At first, I was puzzled why HBO decided to release new episodes of this quasi-documentary series every Friday at 11 p.m. But after watching the docuseries, in which the title character roams around New York City attempting to answer seemingly simple queries like “how to improve your memory,” and “how to cook risotto,” the timing makes perfect sense. This is surreal, dark, hilarious, and often beautiful television that is best consumed late in the evening, when distractions are minimal and your mind is open to new possibilities.
After Hours, The Weeknd
Toronto’s Abel Tesfaye said aloud what a good portion of the music industry thinks privately when he tweeted last month that “the Grammys remain corrupt. You owe me, my fans and the industry transparency … ” The social-media vitriol was in response to The Weeknd being denied a single Grammy nomination for his album After Hours, which is the most layered and arresting record of the year. From the hypnotic single Blinding Lights to the on-the-town synth rhythms of In Your Eyes, After Hours is an album to savour. Who needs the Grammys anyway?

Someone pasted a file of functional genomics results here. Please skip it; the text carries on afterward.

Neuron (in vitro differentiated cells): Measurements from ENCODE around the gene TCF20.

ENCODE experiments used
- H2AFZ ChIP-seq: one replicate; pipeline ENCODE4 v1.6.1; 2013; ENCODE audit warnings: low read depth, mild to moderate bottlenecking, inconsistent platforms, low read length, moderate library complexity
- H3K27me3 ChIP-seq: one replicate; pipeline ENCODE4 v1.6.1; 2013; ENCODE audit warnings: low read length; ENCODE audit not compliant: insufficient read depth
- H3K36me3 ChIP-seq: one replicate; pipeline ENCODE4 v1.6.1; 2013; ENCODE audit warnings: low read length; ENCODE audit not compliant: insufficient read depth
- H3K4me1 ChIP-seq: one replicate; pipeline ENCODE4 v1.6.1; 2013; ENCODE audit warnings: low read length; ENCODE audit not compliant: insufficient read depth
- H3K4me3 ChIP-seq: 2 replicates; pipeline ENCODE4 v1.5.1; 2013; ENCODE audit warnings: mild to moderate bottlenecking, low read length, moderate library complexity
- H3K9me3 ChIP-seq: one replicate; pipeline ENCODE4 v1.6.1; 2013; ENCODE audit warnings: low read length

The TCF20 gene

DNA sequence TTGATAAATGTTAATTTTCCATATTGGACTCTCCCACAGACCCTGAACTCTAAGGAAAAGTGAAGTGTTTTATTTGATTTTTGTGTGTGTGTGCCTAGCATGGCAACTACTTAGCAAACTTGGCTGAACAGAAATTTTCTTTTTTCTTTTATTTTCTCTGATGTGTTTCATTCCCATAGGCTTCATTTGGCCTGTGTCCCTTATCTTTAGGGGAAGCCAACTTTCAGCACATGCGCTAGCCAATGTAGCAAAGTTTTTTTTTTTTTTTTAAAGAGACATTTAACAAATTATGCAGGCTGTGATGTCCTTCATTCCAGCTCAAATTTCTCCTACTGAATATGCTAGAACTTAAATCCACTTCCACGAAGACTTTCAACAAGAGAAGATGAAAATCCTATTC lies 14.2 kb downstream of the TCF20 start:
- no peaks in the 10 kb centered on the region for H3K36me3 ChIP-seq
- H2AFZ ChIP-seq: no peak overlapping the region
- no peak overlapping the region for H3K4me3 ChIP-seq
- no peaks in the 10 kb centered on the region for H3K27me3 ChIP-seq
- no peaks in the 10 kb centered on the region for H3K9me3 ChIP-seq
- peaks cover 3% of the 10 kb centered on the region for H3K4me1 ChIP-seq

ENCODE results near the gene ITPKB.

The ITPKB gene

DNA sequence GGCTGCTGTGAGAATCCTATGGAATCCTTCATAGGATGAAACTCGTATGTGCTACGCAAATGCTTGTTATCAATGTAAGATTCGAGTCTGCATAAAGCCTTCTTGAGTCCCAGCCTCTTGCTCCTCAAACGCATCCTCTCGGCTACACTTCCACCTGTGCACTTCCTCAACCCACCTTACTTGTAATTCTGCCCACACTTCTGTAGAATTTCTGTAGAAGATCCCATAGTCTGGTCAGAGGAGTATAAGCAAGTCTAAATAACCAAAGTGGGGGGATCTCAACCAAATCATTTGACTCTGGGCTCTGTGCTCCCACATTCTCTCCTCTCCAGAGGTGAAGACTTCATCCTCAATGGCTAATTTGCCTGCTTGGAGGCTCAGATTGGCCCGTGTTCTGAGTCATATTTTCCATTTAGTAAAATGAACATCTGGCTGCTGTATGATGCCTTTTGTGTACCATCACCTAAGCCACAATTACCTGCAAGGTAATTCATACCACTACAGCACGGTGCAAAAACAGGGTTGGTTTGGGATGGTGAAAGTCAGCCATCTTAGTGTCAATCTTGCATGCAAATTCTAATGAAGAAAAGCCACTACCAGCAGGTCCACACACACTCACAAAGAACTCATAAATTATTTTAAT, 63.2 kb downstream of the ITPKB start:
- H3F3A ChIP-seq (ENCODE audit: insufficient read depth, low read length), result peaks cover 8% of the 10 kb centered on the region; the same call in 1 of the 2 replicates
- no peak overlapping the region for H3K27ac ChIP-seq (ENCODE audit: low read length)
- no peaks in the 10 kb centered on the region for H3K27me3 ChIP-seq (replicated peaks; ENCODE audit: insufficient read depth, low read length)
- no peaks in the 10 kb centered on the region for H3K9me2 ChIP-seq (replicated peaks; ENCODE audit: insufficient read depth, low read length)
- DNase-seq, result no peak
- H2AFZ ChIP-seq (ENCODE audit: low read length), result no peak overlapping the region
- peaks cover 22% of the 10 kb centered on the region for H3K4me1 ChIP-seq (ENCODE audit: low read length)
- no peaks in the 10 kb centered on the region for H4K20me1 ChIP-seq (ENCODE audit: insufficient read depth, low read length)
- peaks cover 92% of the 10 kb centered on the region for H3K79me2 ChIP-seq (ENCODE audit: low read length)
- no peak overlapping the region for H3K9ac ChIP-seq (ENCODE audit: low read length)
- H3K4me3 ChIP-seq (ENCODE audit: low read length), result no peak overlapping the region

Tehran, Apple TV+
The new spy series Tehran invites a lot of scrutiny. Namely: is this drama presenting an even remotely accurate depiction of daily life inside Iran? Probably not, even though it stars a number of expatriate Iranians. But the show, from the minds behind Israel’s other problematic espionage series Fauda, is not aiming for verisimilitude so much as intense small-screen thrills, which it nails again and again.
Old Stock: A Refugee Love Story
Ten million years ago, in late January, I sat in a packed theatre and fell in love with a play – even before the perspective that would come from the catastrophe that was just weeks away, unbeknownst to all of us who delivered a standing ovation. Old Stock: A Refugee Love Story, written by Hannah Moscovitch, is based on her great-grandparents’ story – from the shtetls of Romania to the Canadian big city (Halifax, where they meet). It bursts with life, love and ecstatic and sorrowful klezmer music, anchored by the God-like Ben Caplan (who co-wrote most of the songs). It also delivers a non-preachy lesson about the contributions of refugees. In their descendants you might find, among others, a masterful playwright.